This care crisis is not just affecting developing countries. The U.S. child care system, for example, is costing the country hundreds of billions of dollars a year in lost wages and lost opportunities, according to a report published Wednesday by the Economic Policy Institute (EPI). Child care providers in America are overwhelmed and underpaid, with a median wage of $12 an hour, according to the report’s findings. Meanwhile, parents, most often women, are being forced to give up work or turn down better-paying jobs because of the expense of child care.  


2019 capped off the world's hottest decade in recorded history

Source: Washington Post

The past decade was the hottest ever recorded on the planet, driven by an acceleration of temperature increases in the past five years, according to new data released Wednesday by the U.S. government.

The findings, released jointly by NASA and the National Oceanic and Atmospheric Administration (NOAA), detail a troubling trajectory: 2019 was the second-hottest year on record, trailing only 2016. The past five years each rank among the five hottest since record-keeping began. And 19 of the hottest 20 years have occurred during the past two decades.

The warming trend also bears the unmistakable fingerprint of humans, who continue to emit tens of billions of tons of carbon dioxide into the atmosphere each year, scientists say.

In fact, Berkeley Earth researchers said, no place on Earth experienced a record cold annual average during 2019. But 36 countries — from Belize to Botswana, from Slovakia to South Africa — experienced their hottest year since instrumental records began. Those same researchers estimated that more warming lies ahead, and that a 95 percent chance exists that 2020 will become one of the five hottest years.


Read more: https://www.washingtonpost.com/climate-environment/2020/01/15/2010s-hottest-decade-world/?arc404=true

US tried to kill Iranian commander in Yemen same night as Soleimani strike: Officials

Source: ABC News

An unsuccessful strike on another high-ranking Iranian military commander took place in Yemen on the same night a U.S. drone strike killed Iranian Gen. Qassem Soleimani in Baghdad, two sources told ABC News.

The Jan. 2 nighttime strike targeted Abdul Reza Shahla'i, a key Islamic Revolutionary Guard Corps Quds Force commander, at his compound in Yemen, where he led Iran's military support for the Houthi rebel group backed by Iran, according to a counterterrorism official and a U.S. official.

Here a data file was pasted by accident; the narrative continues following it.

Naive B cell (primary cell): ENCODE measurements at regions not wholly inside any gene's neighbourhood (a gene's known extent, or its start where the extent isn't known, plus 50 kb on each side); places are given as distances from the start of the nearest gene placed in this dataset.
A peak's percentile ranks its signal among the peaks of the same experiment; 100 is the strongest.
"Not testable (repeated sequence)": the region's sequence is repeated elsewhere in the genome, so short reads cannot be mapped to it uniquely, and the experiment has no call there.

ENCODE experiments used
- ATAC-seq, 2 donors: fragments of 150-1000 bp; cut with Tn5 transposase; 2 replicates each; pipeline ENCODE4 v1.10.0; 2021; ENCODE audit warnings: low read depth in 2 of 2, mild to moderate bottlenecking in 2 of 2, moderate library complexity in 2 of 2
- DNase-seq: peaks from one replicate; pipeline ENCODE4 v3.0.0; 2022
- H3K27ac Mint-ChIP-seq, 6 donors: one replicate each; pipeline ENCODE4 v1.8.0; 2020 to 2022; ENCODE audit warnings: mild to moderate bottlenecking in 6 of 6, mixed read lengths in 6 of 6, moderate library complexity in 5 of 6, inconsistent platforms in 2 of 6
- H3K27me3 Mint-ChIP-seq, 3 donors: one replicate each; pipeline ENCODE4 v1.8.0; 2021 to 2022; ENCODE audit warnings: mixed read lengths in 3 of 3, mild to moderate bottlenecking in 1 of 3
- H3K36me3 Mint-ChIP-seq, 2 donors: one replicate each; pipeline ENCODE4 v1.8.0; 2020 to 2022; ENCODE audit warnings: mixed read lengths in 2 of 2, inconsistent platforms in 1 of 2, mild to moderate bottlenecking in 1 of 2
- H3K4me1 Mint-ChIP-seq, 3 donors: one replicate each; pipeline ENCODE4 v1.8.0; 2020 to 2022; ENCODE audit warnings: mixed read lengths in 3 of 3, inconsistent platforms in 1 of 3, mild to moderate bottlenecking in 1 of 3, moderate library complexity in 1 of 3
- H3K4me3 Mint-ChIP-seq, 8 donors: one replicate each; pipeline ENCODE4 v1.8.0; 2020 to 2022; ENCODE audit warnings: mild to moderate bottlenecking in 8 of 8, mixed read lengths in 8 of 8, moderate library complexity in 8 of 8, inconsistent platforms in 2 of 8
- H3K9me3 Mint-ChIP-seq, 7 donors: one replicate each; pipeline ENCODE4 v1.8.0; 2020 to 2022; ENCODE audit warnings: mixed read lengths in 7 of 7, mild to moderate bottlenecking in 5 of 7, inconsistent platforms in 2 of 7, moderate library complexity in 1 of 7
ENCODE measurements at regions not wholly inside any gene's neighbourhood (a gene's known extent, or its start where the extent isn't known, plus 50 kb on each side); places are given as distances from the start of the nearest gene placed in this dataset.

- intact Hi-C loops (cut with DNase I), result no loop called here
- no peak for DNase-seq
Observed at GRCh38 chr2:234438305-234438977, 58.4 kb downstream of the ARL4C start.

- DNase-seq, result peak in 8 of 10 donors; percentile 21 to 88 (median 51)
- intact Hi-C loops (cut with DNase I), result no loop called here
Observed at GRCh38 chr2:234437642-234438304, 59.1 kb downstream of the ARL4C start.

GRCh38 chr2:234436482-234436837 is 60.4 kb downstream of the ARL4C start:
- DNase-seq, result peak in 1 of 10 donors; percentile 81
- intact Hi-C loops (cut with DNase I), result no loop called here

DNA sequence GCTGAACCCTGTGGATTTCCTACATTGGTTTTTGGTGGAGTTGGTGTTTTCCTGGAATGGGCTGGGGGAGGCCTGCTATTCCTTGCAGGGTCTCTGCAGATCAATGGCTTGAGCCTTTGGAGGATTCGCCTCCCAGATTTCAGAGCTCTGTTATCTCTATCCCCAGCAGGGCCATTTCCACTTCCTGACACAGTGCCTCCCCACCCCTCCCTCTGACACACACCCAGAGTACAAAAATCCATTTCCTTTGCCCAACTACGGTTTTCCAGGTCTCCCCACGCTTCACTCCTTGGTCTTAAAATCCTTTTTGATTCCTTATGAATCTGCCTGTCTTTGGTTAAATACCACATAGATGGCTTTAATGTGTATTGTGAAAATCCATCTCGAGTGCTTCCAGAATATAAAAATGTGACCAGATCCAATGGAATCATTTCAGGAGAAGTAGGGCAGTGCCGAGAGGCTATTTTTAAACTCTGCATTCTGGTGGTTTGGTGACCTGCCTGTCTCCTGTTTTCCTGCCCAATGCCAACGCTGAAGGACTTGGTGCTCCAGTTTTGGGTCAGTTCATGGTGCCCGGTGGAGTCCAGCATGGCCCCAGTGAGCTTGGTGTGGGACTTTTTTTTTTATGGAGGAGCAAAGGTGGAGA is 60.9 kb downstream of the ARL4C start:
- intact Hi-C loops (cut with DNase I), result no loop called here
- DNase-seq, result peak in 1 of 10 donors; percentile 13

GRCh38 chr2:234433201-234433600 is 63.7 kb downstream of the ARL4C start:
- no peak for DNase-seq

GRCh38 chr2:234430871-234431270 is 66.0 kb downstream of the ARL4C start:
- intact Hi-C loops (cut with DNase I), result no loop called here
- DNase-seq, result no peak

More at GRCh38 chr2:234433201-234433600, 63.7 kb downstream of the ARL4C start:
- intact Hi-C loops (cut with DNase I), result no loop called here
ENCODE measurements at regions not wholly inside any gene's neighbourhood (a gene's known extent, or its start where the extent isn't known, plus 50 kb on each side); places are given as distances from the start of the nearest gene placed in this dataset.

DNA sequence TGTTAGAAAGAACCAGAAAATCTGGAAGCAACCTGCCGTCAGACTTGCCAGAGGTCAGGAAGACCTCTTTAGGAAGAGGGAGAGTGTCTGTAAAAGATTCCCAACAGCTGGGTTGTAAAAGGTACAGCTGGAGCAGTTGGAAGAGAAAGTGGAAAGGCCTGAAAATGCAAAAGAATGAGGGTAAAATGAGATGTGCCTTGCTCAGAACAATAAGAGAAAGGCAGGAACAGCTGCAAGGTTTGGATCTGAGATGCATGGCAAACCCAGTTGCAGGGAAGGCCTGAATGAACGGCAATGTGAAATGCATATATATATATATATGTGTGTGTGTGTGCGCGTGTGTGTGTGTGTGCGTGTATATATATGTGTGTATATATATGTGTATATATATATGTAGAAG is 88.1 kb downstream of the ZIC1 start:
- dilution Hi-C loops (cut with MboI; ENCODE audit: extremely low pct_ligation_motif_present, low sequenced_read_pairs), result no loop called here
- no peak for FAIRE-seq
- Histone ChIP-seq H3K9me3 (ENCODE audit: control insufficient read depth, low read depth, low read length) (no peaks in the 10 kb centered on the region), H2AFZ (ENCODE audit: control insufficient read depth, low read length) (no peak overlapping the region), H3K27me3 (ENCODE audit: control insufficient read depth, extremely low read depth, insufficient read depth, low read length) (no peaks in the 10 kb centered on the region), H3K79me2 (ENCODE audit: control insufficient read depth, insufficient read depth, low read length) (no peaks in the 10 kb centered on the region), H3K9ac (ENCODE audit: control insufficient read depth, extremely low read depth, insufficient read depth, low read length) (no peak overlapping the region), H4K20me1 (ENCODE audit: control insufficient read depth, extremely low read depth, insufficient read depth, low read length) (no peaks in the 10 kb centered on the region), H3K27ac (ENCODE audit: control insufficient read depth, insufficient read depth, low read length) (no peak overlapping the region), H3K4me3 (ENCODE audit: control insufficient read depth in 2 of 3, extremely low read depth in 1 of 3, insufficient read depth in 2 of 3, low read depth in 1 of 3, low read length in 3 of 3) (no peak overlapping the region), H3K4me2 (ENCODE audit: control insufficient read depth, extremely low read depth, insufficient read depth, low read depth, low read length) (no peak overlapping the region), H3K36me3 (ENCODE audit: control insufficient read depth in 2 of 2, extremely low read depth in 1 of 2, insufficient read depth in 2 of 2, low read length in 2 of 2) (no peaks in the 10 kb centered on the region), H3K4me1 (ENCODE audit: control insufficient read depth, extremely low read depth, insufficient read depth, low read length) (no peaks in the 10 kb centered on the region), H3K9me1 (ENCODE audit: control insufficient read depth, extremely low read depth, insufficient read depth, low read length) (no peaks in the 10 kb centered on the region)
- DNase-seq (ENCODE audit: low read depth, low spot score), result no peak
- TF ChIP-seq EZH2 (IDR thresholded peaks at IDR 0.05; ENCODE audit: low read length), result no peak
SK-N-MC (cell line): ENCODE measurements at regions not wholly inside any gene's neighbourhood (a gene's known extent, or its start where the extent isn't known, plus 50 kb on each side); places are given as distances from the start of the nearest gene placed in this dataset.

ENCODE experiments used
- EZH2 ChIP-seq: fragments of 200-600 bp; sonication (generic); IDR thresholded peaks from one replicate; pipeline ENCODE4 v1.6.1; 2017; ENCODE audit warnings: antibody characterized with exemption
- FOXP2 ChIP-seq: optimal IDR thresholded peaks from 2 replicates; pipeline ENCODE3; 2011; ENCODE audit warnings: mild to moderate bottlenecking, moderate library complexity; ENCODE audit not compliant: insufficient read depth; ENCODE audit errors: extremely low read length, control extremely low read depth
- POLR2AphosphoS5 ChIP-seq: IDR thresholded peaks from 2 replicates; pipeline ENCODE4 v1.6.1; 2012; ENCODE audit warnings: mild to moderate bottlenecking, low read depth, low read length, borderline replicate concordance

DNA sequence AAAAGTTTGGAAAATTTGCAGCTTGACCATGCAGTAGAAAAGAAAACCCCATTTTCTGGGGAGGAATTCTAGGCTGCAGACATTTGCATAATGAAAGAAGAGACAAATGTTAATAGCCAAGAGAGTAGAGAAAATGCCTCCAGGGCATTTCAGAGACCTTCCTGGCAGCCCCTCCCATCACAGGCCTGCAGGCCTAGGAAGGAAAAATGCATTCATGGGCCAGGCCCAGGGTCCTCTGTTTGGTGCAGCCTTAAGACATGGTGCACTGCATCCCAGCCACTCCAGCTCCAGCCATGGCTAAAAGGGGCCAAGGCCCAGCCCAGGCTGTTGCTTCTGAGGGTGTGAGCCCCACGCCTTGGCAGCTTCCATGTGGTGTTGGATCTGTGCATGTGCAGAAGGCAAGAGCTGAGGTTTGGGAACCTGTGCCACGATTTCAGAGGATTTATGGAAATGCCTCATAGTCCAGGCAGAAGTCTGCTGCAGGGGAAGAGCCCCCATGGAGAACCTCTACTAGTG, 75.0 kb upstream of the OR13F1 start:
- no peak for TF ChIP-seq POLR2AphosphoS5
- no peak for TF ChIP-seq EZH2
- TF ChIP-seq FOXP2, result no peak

The strike on the compound was carried out by a drone, the counterterrorism official told ABC News, adding that by the next morning the U.S. learned the strike was unsuccessful.

A former counterterrorism official told ABC News Shahla'i was in charge of Iran's operations inside Yemen, particularly the flow of missiles and drones to Iranian-backed Houthi rebels who have used those weapons to attack Saudi Arabia.

Read more: https://abcnews.go.com/Politics/us-kill-iranian-commander-yemen-night-soleimani-strike/story?id=68200887&cid=clicksource_4380645_null_hero_hed

Looks like now we're Saudi Arabia's mercenaries. Jared must need cash.

Collins Sides With McConnell On Impeachment Trial

Sen. Susan Collins (R-Maine) said she is “open” to calling witnesses in the impeachment trial of President Donald Trump. However, she added that it is too early to determine which witnesses should appear and that the Senate ought to decide after opening arguments and initial questioning of both sides.

“I am open to witnesses. I think it’s premature to decide who should be called until we see the evidence that is presented and get the answers to the questions that we senators can submit through the chief justice to both sides,” Collins told Maine Public Radio on Monday.

Collins’ stance on the parameters of the impeachment trial aligns her with Senate Majority Leader Mitch McConnell (R-Ky.), who has all but promised a swift acquittal of Trump. McConnell has argued for following the framework of the 1999 impeachment trial of President Bill Clinton, which punted a decision on witness testimony until after the initial arguments and senatorial questioning.

“We haven’t ruled out witnesses,” McConnell said last week in a “Fox & Friends” interview. “We’ve said let’s handle this case just like we did with President Clinton. Fair is fair.”